Tuesday 20 September 2011

Everything Happens for A Reason

The last forty hours haven't been good for me. I'm fine. Everything's fine. Really. But like my escapade to B&Q last week, I find myself being constantly blown off-course and distracted by the tedious minutiae of life.

The long and the short of it is that my wife has tonsilitis and has been, to use a cricket metaphor, knocked for six. Looking after her is the easy bit. I have two girls, aged 3 and 1, who need looking after and that's been the main task in hand for the last couple of days. It's been fun. Kind of. When I haven't been thinking about all the work I haven't been doing, and the scripts that haven't been started and the other scripts that haven't been finished.

This simply means that in the evening I put the kids to bed. Have dinner. Put my wife to bed. And then work. Except last night I had to attend a PCC meeting because, as I have said before, I'm a church warden. Meetings must be held. Fetes must be planned. Pews must be arranged to be fixed. And so forth.

The Dishwasher. Yes, really.

So last night saw me frustrated, tired and about to start work at 11pm when the dishwasher started winking at me. With a light I've never seen before. And a fault called F11 flashing on the screen. Something was wrong with it.

Let us pass over a number of observations here - and potential for sitcom storylines and scenes. At first, I couldn't find the manual. Had no idea where we kept manuals. Guessed right fairly quickly. Found a bunch of manuals for all manner of appliances past and present, and turned the right page and got to work. Let us pass over the fact that my heart sunk at mere sight of the instructions, which were optimistically written. Let us briefly note that, despite comedy stereotypes and my expectations, the instructions were right to be optimistic. I followed them. Washed out various components. Refitted them. Didn't get wet. Pressed the button to restart the programme. And it worked. Hey presto. Call me Dwayne the Drain. I have troubleshot the problem.

Here's what I thought as I saw the dishwasher was faulty. I thought "For this to work in a sitcom, the malfunction of that dishwasher has to have been my fault". I needed to have ignored the careful instructions of my wife, or tried to fit too much in, or gallantly tried to fix the washing machine next to it despite the protestations of a housemate. In real life, things just break for no reason. But they don't half way through a sitcom. I am the protagonist in my life. If there's a problem that gets in the way and needs fixing - and it's not another person - it should be my fault, or at least another character's fault.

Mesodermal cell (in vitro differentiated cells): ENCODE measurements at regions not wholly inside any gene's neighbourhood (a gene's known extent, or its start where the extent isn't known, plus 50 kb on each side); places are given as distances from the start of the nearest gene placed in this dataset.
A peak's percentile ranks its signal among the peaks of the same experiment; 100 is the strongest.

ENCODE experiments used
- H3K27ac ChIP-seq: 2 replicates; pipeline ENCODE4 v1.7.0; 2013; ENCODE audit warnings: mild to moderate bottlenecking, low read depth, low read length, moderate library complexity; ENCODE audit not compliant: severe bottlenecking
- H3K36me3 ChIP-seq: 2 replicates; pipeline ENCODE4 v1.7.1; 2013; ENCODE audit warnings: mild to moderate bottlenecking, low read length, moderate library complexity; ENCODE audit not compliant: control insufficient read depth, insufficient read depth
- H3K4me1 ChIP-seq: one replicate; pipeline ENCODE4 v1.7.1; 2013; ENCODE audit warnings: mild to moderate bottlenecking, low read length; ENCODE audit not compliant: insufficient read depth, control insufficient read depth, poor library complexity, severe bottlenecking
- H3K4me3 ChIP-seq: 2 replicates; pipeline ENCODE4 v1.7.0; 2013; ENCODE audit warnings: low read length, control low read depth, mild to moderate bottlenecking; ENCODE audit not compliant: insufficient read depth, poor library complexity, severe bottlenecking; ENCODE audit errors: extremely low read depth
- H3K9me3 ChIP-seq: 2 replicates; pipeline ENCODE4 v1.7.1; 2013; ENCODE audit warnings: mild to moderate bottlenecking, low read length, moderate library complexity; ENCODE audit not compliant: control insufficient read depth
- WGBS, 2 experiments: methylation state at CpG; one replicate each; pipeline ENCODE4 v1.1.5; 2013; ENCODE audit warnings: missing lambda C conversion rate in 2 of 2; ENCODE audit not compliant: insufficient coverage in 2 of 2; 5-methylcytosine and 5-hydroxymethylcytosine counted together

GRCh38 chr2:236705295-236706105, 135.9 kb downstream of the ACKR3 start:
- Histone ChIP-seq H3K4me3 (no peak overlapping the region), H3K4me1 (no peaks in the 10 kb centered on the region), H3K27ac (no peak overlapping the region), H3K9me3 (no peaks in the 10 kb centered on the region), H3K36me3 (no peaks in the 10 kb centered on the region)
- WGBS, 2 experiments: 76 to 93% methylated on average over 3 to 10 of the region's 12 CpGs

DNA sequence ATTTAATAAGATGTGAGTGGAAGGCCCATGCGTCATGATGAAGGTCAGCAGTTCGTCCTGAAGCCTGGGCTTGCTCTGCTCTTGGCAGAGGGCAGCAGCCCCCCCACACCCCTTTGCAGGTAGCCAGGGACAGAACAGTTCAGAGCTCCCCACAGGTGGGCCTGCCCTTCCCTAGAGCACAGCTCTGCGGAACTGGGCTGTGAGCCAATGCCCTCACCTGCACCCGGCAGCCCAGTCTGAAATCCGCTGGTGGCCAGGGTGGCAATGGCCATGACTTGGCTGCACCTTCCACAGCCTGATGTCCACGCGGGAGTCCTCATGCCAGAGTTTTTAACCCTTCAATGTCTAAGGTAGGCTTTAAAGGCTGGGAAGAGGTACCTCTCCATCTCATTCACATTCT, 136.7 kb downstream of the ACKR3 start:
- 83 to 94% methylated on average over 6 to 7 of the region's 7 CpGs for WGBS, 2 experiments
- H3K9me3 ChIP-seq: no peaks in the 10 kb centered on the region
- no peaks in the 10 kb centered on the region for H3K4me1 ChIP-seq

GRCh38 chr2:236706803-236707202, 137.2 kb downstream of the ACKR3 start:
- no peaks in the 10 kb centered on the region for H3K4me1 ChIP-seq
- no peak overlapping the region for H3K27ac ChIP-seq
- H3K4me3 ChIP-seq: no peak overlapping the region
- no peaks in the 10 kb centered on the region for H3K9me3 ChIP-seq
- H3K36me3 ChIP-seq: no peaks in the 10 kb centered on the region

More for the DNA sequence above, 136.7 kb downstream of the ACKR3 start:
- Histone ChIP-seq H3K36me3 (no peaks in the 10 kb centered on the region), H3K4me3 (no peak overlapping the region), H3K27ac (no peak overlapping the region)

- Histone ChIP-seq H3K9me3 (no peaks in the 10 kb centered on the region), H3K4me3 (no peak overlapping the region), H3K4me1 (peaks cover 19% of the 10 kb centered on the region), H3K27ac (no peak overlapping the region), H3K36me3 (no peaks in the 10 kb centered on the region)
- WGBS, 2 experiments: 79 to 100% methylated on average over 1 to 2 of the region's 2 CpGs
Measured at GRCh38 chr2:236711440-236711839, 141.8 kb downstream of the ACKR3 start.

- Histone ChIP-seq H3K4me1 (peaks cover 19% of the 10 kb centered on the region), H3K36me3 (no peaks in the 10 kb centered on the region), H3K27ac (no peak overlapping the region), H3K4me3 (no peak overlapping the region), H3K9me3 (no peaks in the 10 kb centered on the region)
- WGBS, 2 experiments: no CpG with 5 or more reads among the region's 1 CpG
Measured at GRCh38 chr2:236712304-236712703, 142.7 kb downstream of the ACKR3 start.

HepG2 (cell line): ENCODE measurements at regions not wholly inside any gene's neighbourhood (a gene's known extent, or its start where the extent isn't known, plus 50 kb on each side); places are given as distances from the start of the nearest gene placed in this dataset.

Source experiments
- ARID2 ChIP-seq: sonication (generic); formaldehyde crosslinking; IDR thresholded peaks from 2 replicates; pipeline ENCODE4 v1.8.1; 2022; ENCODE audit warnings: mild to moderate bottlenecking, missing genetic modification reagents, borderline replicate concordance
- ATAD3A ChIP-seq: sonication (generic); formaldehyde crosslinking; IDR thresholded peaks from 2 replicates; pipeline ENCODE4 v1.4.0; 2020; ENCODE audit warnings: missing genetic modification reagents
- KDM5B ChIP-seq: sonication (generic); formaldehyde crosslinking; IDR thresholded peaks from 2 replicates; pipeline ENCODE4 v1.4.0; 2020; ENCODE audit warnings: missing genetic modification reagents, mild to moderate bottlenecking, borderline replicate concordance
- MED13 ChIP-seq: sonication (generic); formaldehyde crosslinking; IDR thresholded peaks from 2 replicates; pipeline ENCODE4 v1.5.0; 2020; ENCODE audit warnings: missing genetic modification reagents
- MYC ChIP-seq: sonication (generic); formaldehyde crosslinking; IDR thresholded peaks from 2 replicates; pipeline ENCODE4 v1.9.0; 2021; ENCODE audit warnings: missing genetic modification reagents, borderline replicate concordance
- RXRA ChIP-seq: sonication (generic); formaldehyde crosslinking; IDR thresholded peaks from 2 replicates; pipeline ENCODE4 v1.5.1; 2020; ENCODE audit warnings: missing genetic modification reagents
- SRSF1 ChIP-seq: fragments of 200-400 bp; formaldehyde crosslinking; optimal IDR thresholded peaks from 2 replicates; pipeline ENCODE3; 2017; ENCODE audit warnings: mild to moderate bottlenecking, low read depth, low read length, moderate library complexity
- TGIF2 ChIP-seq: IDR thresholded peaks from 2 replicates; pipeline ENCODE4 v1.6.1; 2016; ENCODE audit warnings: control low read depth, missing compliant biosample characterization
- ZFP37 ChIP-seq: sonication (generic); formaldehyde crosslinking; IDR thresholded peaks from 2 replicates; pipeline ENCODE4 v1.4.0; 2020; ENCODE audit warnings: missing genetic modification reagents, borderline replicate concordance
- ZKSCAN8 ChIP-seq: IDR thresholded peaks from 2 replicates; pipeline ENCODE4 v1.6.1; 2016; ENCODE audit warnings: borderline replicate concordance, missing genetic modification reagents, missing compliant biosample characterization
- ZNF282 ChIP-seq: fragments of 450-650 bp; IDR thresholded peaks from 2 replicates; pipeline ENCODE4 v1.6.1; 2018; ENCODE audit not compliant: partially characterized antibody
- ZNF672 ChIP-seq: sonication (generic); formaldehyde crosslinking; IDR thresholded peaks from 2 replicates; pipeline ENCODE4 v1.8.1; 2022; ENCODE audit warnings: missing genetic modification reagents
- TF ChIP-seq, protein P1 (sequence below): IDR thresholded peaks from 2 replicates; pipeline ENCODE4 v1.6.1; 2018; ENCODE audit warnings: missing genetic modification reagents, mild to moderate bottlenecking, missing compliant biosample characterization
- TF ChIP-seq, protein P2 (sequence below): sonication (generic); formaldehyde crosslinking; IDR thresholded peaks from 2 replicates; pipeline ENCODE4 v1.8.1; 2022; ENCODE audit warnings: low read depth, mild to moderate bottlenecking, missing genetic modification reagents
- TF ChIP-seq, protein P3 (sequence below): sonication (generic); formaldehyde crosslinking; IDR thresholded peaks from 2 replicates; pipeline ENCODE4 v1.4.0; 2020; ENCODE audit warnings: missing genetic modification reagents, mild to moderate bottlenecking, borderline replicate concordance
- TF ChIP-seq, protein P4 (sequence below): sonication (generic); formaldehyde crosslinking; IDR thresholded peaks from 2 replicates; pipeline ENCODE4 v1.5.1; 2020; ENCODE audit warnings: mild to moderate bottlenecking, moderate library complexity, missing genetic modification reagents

I was watching Downton Abbey on Sunday night and noting how carefully plotted it was - and that every single thing was done for a reason. Nothing just happened. Even more masterful is Modern Family in which a dozen characters move in and out of each other's lives and nothing simply happens or goes wrong that isn't the result of one character doing something in character.

Why is now the worst time for this to happen?
Sometimes, when I'm bashing storylines with people, one of the questions I ask is 'Why is now the worst possible time for this thing to happen?' So let's say our hero has had a run-in with a dry cleaner and his suit is ruined. Why is now the worst possible time for that to have happened? He has to go to a wedding. Great. Escalation. Our character has a quest. But whose wedding? Why are they getting married now? Why does he have to wear that suit? Why couldn't he get it cleaned earlier? Or somewhere else? Why does he have problems getting another one? And crucially - how has our protagonist brought this on himself? The wrecking of the suit somehow needs to be the fault of the protagonist. Or a lead character.

I'm tired. It's late. I have to work. The dishwasher is now broken. Why? What did I do wrong? In real life, things just break. Not in sitcom - where everything happens for a reason.


  1. Thing is, though: tomorrow is the day you've vowed to win the local Lovely Dishes 2011 competition, in order to win prize money for the orphanage!

  2. This is absolutely right. That's why that supposed formula for sitcom 'Get your character up a tree. Throw things at him. Get him down' annoys me - because bad sitcoms do exactly that; but good sitcoms arrange for the character to throw things at himself; and (maybe) get himself down. Basil's predicament in Waldorf Salad is so much funnier because he persuades Terry to stay... but then actively gets rid of him.

    The one time an arbitrary event is allowable, I think, is as the very first event of the episode, where the author is implying the breaking of the dishwasher is where the story started, and hence why we're watching this week. Even so, the fixing and / or eventual explanation for breaking of the dishwasher had better come from character (eg Phil and the smoke alarms in Modern Family).